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Writing a New '42 Peaks'
Fellrunner (Summer 2021)

To the outside world, the sport of fell running is perhaps not best known for its literature. But most runners will be able to name at least one book which has played a pivotal part in their fell running story.


For me, like many others, it was Feet in the Clouds. I remember reading it on the floor of a packed Pendolino train, travelling from Penrith to London after just – and I do mean just – managing to complete the route of the Bob Graham Round over three days. When I boarded the train, I knew nothing of fell running as I collapsed into the vestibule. At the end of the journey, I was sure I had found ‘my sport’, despite the fact my crumpled legs would not allow me to alight the train, let alone run up a hill.


For many others, 42 Peaks will have been that book. In 1982, Roger Smith brought together one of the first full narratives on the origins and development of the Bob Graham and the Lake District 24-Hour Fell Record. Much of the material was sourced from Fred Rogerson, founding Chairman of the Club and formative chronicler of 24-hour rounds. Publication was in the same year that Bob Graham’s memorial cairn was unveiled near Ashness Bridge in Borrowdale.


Forty years on and the stories in the unassuming, dark green booklet continue to educate, inspire and amaze. While the book was updated on two occasions, first by Paddy Buckley and then by Brian Covell, the passage of time inevitably means there are a multitude of other stories that have come since – each of which deserve to be told. This is what has led to the new edition of 42 Peaks.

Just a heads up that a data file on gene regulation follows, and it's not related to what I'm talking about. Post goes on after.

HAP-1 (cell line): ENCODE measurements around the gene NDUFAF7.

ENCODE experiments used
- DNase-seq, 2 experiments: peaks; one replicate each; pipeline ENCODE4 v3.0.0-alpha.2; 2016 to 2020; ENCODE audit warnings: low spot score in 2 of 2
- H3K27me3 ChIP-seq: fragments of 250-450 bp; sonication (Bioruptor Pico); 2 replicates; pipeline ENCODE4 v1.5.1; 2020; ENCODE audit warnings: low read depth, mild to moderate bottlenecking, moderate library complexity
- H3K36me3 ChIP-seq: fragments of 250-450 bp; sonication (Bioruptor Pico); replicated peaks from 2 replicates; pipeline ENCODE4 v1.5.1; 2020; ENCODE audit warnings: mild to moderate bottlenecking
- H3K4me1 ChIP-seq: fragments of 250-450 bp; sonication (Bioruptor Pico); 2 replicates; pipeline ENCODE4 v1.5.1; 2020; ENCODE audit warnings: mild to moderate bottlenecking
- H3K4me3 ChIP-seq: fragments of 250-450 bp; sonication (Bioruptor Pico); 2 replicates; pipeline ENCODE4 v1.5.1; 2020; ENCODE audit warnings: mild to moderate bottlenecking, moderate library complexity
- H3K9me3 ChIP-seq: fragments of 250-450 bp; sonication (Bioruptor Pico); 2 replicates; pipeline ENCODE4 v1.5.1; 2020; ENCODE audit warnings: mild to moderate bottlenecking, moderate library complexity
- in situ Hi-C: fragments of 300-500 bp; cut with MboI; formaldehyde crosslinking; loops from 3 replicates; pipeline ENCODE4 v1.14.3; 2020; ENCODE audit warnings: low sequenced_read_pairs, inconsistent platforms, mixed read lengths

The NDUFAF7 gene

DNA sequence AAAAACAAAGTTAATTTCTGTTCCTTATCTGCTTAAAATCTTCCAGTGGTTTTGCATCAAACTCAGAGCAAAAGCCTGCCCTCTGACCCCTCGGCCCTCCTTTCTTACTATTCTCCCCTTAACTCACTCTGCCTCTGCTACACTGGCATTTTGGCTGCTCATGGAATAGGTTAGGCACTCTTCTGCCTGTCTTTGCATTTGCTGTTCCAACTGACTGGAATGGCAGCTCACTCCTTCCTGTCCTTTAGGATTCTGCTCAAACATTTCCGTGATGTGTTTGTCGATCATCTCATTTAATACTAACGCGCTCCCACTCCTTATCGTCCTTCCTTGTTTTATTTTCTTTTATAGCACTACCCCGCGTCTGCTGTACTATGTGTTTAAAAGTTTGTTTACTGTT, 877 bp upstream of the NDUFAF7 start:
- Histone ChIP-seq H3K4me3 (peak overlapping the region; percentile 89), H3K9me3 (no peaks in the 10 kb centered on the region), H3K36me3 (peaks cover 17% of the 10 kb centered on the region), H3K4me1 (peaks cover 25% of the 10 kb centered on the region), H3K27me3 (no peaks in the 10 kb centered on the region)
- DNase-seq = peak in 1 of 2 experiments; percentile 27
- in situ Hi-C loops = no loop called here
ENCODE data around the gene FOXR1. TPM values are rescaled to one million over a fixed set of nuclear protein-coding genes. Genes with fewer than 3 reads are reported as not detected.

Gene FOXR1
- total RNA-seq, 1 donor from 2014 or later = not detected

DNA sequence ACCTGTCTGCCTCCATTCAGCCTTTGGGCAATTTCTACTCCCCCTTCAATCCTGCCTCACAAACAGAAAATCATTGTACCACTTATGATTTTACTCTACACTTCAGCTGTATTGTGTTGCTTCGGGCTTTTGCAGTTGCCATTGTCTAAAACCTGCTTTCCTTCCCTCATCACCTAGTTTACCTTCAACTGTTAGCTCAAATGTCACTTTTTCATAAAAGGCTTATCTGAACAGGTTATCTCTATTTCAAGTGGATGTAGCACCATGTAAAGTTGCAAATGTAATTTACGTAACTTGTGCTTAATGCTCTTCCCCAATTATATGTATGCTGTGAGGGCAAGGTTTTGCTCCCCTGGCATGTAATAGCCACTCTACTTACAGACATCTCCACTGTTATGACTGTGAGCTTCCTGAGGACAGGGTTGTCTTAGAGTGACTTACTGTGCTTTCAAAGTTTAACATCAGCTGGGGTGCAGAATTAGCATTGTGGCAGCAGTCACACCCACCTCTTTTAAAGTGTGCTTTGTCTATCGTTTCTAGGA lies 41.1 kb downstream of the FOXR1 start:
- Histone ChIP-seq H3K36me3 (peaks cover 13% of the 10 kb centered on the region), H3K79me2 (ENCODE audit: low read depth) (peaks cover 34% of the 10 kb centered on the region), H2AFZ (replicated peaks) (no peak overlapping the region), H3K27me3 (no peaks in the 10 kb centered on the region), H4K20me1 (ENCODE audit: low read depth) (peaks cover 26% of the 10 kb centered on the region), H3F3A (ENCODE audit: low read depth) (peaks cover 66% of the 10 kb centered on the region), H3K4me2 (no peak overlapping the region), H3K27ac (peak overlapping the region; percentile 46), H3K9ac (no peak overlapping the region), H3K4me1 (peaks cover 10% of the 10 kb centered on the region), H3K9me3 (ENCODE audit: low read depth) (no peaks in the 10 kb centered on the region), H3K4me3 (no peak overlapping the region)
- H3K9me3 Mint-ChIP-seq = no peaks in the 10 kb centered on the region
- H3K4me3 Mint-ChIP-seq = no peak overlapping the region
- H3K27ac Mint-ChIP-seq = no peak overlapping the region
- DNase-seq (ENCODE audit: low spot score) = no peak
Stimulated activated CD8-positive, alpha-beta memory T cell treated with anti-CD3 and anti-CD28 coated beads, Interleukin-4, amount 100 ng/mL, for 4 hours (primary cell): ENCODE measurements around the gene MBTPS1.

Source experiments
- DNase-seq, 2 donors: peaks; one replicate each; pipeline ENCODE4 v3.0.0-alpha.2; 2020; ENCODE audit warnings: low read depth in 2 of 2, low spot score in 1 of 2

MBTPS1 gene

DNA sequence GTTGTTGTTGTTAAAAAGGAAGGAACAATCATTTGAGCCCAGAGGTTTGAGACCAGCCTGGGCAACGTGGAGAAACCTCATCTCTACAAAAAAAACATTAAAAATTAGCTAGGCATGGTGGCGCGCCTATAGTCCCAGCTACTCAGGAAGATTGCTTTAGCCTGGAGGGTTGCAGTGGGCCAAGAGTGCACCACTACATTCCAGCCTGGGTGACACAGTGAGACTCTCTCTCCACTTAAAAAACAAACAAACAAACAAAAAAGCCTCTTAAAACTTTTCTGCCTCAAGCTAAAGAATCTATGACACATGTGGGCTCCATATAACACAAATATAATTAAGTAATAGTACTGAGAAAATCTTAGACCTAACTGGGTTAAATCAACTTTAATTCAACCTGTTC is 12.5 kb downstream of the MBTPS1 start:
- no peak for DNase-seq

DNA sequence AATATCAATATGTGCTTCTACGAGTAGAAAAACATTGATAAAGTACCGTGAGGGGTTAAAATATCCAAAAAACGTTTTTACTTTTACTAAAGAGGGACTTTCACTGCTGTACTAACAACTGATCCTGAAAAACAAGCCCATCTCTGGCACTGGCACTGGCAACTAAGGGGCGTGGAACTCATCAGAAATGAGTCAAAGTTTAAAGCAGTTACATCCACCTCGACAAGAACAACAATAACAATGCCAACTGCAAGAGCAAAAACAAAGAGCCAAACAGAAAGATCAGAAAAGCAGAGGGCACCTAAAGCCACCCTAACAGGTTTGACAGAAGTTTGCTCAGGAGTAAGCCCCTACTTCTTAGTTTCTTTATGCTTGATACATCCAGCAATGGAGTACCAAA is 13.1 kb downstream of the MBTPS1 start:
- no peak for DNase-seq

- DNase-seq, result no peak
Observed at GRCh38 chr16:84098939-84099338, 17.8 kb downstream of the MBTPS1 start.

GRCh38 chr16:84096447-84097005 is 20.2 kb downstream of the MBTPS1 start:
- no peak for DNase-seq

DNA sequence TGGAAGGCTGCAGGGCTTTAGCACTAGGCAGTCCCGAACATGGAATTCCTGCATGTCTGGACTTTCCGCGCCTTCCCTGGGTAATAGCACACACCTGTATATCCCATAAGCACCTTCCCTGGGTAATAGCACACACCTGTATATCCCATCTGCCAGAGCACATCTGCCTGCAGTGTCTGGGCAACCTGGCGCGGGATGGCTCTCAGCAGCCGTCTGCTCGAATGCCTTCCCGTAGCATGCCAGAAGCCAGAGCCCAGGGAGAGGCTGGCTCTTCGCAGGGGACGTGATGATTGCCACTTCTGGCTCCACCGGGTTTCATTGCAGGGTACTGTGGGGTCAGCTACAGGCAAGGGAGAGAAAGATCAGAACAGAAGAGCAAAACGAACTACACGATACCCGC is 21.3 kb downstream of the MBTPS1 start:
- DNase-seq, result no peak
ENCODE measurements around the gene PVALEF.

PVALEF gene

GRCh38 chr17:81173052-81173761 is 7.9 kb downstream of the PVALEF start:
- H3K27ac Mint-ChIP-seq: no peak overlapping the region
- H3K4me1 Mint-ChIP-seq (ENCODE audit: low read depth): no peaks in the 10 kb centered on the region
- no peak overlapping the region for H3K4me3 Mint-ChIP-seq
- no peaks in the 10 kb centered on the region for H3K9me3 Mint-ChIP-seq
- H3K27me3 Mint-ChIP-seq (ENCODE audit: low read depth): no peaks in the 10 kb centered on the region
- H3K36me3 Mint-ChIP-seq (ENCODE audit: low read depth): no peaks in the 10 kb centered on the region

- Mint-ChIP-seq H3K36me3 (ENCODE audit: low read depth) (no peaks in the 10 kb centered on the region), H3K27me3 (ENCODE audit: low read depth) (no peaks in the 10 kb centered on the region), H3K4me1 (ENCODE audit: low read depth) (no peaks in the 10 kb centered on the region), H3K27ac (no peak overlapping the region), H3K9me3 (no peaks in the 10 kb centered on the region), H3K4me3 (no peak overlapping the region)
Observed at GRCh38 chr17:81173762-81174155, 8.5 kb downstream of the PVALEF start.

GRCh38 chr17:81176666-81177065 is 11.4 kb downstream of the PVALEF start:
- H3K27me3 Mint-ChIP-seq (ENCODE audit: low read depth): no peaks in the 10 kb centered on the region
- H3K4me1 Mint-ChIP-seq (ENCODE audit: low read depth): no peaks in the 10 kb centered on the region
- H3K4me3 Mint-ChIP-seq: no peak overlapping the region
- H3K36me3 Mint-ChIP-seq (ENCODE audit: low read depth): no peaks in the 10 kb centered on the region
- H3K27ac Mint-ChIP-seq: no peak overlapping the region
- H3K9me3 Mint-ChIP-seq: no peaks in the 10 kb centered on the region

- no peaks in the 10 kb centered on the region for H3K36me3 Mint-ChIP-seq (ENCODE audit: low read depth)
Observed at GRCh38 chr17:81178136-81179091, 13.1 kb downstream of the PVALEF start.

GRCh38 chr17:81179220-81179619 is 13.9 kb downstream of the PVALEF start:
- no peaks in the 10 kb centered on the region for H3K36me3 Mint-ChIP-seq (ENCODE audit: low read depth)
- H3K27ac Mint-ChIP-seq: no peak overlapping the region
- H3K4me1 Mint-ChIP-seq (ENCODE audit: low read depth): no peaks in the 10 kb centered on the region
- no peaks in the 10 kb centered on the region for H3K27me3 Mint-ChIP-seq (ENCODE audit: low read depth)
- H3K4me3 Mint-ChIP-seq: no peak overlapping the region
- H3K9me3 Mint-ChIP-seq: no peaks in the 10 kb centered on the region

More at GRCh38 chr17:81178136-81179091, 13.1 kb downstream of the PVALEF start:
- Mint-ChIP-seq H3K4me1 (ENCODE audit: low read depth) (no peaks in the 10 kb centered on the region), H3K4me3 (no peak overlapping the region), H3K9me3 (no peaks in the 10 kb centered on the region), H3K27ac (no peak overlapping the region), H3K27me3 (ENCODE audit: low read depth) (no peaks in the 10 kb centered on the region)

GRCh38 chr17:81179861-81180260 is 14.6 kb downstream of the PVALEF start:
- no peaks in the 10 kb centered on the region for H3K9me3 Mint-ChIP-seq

Around the end of 2020, the Bob Graham Club were kind enough to entrust me to hold the pen on this weighty task. The Club’s constitution states that its object is to preserve the spirit and traditions of the Bob Graham Round. But there was nothing backward looking in their brief: the clear steer was one of modernisation.


With that in mind, we have sought to preserve the spirit of the original but produce a wholly new book. There have now been well over two thousand Bob Graham completions, each deeply memorable for all involved. It is clearly impossible to tell the story of them all. Instead, the book tells the story of those stories, seeking to convey the unique essence of the Bob Graham community.


While still a short book, it is undeniably longer. Colour photos have been added, some of which have not been published before. The book fills in some gaps in the history of long Lakeland rounds before Bob Graham but, more importantly, tells the story of everything that has happened since the original book was first published. 2020 – the year of the FKT – provided an apt end point, although this year’s dot watching has prompted some last-minute insertions.


Over the past few months, I have had the pleasure to exchange messages with nearly every record holder described in the book. Without exception, each has generously provided information and images on their exploits. Particular thanks go to Carol Morgan, the Club’s Co-President, who penned the foreword, and Roger, Paddy and Brian for the inspiration of their original words. Just like the round itself, the book could never have been completed without the support of others. Thank you to all.


The book is now being prepared for printing. With a fair wind, we hope it will be available in the familiar range of shops shortly – and of course at this year’s Club dinner.

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